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THE IDEAL TRANSMISSION LINE
Something has to connect the antenna to the tuner, so after selecting your antenna you must select the transmission line. The basic choice is between twinlead and coaxial cable.
Twinlead must be installed so it is held several inches from metal objects, does not run parallel to other wires or metal pipes, and does not come closer than one-inch to nonmetallic structures. Coaxial cable can be taped to the antenna mast, run along drain pipes and rain gutters, through and between walls, etc. Twinlead as commonly installed is susceptible to picking up extraneous signals, such as CB interference and impulse noise. Coaxial cable (particularly the foil-shield variety) is virtually immune to r.f. pickup. The low line losses generally attributed to twinlead are obtainable only when the line is new, dry, and perfectly installed. Wet standard twin lead has far greater loss than even ordinary coax, and the impedance irregularities and other aberrations introduced by practical installation requirements increase the line loss of twinlead in any weather. Coaxial cable, on the other hand, has the same loss regardless of weather or surroundings.
Table 1 shows the price/loss relationships between the various types of twinlead and coaxial cables. (For valid price comparisons, only Belden cables are listed in this table.) Notice that every type of coax has lower losses than wet standard twinlead. Shielded twinlead (Belden 8290) is not affected by weather or surroundings, but costs twice as much as coax (Belden 9283) with the same loss figures. The RG6type coax being compared against the high-performance shielded twinlead also has the advantages of far lower wind resistance and high flexibility.
A final advantage of coax: Most high performance signal distribution components (which will be covered later) are made only in 75-ohm impedance models. Clearly, coaxial cable is the ideal transmission line for most FM installations regardless of signal strength.
Nearly any standard (RG59U type) coax is a big improvement over most twinlead, but the newer foam-dielectric cables are preferred because they have even lower losses. Foam-dielectric cables with copper-braid shields (upper cable in Fig. 1) are sold in precut lengths with connectors attached and are widely available in electronic-parts stores and from audio dealers. However, if you want the very best in terms of electric field shielding (for absolute minimum noise pickup), use cable with an aluminized-mylar foil shield and aluminum-braid covering (lower cable in Fig. 1). Although somewhat "rarer" in consumer outlets, this cable is actually less costly than copper-braid coax (Belden 8241 for example). Recommended RG59U-sized foil-shield cables are Belden 9275 and 9282, Jerrold CAC-59, and Winegard CL-2700. It is very easy to install F connectors on this type of cable.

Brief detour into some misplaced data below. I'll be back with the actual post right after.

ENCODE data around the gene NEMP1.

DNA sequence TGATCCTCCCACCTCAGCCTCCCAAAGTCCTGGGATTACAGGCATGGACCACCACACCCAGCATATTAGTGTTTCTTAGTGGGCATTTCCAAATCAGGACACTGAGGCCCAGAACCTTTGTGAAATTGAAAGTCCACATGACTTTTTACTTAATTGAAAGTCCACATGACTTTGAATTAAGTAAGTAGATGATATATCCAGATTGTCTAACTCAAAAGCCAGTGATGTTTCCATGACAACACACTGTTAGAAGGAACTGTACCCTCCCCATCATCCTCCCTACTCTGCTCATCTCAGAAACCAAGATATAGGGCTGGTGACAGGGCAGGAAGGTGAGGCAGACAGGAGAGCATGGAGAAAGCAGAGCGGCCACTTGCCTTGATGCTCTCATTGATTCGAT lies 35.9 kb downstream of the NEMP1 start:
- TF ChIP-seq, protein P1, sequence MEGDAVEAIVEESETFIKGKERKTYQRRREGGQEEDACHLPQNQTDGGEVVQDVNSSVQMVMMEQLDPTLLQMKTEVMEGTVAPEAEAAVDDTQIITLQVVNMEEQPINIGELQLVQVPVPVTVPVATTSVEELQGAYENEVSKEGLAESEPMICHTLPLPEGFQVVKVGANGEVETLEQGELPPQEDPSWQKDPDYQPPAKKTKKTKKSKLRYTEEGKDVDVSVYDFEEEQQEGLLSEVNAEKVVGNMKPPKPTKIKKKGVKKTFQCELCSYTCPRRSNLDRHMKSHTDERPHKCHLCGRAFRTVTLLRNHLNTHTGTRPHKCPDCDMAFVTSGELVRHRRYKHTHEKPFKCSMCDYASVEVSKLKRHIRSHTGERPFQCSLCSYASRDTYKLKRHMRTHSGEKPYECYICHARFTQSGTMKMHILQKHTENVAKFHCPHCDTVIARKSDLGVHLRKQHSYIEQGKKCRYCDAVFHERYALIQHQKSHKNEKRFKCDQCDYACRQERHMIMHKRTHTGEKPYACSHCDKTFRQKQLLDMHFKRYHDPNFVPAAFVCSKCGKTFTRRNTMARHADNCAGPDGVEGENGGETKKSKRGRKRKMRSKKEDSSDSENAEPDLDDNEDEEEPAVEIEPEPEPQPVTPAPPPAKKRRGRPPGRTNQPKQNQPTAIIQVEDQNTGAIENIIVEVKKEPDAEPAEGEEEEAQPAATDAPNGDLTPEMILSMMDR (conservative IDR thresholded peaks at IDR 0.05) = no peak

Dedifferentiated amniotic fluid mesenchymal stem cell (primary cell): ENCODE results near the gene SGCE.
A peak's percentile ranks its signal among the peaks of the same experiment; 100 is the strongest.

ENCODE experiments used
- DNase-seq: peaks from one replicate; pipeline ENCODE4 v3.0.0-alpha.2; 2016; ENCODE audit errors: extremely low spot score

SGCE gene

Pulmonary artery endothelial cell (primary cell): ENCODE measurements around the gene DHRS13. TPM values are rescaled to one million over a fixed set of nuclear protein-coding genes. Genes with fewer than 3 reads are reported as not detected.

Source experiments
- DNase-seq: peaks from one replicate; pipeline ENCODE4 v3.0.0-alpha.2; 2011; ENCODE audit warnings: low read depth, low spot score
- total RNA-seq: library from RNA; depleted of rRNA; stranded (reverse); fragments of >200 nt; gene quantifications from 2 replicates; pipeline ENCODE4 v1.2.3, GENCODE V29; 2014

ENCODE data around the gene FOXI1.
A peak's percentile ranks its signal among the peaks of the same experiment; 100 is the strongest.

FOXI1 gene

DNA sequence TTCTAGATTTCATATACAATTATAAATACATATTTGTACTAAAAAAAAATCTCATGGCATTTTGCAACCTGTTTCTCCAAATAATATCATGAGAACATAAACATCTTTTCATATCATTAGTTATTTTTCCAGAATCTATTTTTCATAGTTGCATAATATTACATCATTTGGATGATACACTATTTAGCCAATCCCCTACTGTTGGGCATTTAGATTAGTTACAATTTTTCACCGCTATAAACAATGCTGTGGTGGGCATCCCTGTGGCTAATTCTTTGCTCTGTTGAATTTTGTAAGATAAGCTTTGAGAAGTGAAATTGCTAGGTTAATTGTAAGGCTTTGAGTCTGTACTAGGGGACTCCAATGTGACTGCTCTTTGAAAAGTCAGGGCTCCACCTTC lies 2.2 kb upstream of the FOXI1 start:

However, if you do not want to bother with this easy job, you can obtain the Winegard CX-series of cables. These are available in precut 25, 50, 75, and 100-foot lengths with connectors installed! This cable (Fig. 2), like the others just mentioned, has a No. 20 inner conductor and foam dielectric, so losses are quite low.
If the transmission line is very long, and the desired signal is very weak, an RG6-type cable is indicated. This cable is slightly larger in diameter than the RG59U types, but is still small enough for easy consumer installations. It also has a foam dielectric and foil-and braid shield, but has a No. 18 center conductor for lower losses. Recommended cables are Belden 9283, Jerrold CAC-6, and Winegard CL-2800. These cables, and all of those mentioned in the preceding paragraph, were personally tested by the author and found to have better-than-rated performance and excellent mechanical quality.
If a non-rotated antenna is feeding a single tuner, certain types of twinlead are suitable under certain circumstances.